Rosemary Focaccia

8 Jan

I’ve made bread a total of two times in my life. I always wanted to, but the time commitment seemed daunting. If I go out, what if I don’t get back in time to punch the dough down? Will it keep growing until it takes over my apartment? I think I read a story about that happening when I was a kid.

Another thing keeping me from making my own bread is what doctors would call “yeast anxiety”. Maybe the bread wont rise. I don’t want to be a bread failure.

I’m slowly getting over my bread disorders, and I’ve made this focaccia twice. The first time Bret was there to help if I needed it. He used to work in a bakery and he knows bread. But it turns out that the only help I needed from him was when it came to eating it.

Since I’m currently out of a job (until my new one starts up), I have all the time in the world to bake bread. So I decided to do it again, and take pictures!

The recipe I use came from Epicurious. It’s a good recipe. I haven’t yet made it with the olive topping, but I do love olives so I’m sure it will happen. I had some leftover rosemary from making the white bean dip for the New Year’s party. I love rosemary. It was begging to be part of my focaccia.

Rosemary Focaccia, or whatever kind of topping you choose


2 cups warm water

2 tsp. dry yeast

4 1/2 cups all purpose flour (and more for dusting your work surface and adding to the dough if needed)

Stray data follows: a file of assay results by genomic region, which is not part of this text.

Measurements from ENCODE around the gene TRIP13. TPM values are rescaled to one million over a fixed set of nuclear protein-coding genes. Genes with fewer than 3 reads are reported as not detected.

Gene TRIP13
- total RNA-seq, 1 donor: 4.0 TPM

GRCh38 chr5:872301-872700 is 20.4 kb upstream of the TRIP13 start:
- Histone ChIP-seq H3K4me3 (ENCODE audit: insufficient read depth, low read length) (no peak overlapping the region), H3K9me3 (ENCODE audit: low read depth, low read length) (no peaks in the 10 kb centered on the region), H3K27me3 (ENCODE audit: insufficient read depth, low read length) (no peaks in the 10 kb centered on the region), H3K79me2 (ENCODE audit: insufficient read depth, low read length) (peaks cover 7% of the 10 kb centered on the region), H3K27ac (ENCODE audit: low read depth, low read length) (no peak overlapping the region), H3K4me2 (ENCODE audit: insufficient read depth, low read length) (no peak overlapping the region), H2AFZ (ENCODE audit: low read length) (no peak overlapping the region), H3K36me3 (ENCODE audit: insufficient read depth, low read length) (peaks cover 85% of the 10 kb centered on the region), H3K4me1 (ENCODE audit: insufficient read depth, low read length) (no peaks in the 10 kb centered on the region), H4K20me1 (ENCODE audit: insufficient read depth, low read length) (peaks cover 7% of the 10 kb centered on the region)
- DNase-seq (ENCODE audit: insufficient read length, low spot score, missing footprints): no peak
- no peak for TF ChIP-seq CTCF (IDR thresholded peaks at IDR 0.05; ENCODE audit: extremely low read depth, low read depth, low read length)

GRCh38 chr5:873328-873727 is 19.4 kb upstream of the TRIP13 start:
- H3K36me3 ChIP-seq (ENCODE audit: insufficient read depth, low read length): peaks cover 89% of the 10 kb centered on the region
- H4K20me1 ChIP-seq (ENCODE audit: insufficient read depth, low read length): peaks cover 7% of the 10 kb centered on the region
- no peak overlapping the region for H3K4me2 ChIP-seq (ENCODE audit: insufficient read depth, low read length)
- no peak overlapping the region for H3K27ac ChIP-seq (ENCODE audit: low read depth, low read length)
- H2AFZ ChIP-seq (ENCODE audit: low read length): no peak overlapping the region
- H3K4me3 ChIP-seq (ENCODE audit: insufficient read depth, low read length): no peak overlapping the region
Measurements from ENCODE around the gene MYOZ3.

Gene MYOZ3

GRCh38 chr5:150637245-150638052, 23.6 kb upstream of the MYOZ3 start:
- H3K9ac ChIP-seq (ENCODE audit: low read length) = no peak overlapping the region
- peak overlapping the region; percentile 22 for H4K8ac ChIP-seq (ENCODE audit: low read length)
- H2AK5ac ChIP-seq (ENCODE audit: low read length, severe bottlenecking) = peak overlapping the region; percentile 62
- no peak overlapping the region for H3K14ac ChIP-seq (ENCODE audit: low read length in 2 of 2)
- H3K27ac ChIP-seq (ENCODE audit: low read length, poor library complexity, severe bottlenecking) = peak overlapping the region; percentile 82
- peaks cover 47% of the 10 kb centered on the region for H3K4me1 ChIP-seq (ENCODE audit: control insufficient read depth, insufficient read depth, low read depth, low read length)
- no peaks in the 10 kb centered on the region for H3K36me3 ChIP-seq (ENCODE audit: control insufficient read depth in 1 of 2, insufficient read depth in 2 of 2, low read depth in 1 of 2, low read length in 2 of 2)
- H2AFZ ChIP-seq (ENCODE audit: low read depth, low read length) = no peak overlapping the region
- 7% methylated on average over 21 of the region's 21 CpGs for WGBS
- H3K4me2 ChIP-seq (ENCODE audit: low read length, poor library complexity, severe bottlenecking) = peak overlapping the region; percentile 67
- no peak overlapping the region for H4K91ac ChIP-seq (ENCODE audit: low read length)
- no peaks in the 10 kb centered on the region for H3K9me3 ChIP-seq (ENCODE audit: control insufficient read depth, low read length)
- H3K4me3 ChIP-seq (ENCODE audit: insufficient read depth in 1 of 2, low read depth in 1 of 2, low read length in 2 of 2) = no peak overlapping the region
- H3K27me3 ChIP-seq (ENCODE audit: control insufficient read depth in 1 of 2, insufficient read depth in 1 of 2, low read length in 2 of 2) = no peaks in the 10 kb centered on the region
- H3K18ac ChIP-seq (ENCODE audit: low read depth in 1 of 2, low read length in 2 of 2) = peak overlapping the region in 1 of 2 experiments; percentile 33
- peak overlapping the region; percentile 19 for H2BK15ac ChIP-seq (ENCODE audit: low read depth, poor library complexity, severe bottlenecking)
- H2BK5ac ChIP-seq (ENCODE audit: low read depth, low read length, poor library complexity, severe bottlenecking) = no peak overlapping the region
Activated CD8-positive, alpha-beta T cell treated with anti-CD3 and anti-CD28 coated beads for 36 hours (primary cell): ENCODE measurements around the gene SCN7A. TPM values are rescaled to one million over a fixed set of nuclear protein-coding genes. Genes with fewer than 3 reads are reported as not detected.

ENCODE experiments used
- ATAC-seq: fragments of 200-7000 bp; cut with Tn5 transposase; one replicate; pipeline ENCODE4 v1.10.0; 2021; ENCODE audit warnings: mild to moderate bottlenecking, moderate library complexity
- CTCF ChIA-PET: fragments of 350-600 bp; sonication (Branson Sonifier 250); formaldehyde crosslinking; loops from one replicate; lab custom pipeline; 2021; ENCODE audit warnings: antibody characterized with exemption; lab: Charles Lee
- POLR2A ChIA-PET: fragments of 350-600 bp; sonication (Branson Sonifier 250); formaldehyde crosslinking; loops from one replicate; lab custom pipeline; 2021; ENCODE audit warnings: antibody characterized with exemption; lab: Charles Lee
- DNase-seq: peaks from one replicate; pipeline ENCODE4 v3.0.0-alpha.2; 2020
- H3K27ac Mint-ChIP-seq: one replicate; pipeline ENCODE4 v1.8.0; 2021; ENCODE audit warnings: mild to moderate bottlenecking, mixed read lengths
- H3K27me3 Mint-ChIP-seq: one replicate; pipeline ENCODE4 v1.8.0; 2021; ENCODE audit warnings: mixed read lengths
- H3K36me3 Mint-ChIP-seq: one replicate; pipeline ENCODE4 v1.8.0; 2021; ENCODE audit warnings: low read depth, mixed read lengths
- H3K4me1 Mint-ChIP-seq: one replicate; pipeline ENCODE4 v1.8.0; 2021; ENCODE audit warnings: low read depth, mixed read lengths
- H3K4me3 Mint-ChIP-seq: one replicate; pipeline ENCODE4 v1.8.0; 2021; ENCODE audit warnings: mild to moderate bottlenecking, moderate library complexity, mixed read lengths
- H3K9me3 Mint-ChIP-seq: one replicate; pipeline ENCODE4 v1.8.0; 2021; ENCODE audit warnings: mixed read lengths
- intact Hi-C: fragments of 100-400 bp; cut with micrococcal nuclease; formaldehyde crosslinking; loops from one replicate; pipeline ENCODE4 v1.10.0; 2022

2 tsp. salt

2 Tbsp. olive oil

chopped rosemary or whatever else you might want to throw on top


Put the warm water in a bowl and sprinkle the yeast on top. Mix it around with a fork and let it sit for about 10 minutes to dissolve.

Add 4 1/4 cups of flour and the salt to the water and yeast and stir until a sticky dough forms. Dump the dough onto a floured surface and knead for about 10 minutes, adding flour to make the dough less sticky if you need to. Form the dough into a ball and place into an oiled bowl. Cover that with plastic wrap and let it sit somewhere warm for about 1 1/2 hours until it is doubled.

Once it’s doubled, punch the dough down (my favorite part!), knead it again on a floured surface and reshape into a ball. Place it back in the same bowl, cover and let sit until doubled again, about 45 minutes or so.

Punch the dough down again! Yeah!

Place it on an oiled baking sheet and press out to a rectangle shape, about 10×12 inches or so. Let the dough rest for 10 minutes, then drizzle the two tablespoons of oil on top and sprinkle with rosemary or whatever you have to sprinkle. I also added some coarse salt. Let the dough rise in a warm spot for about 25 minutes.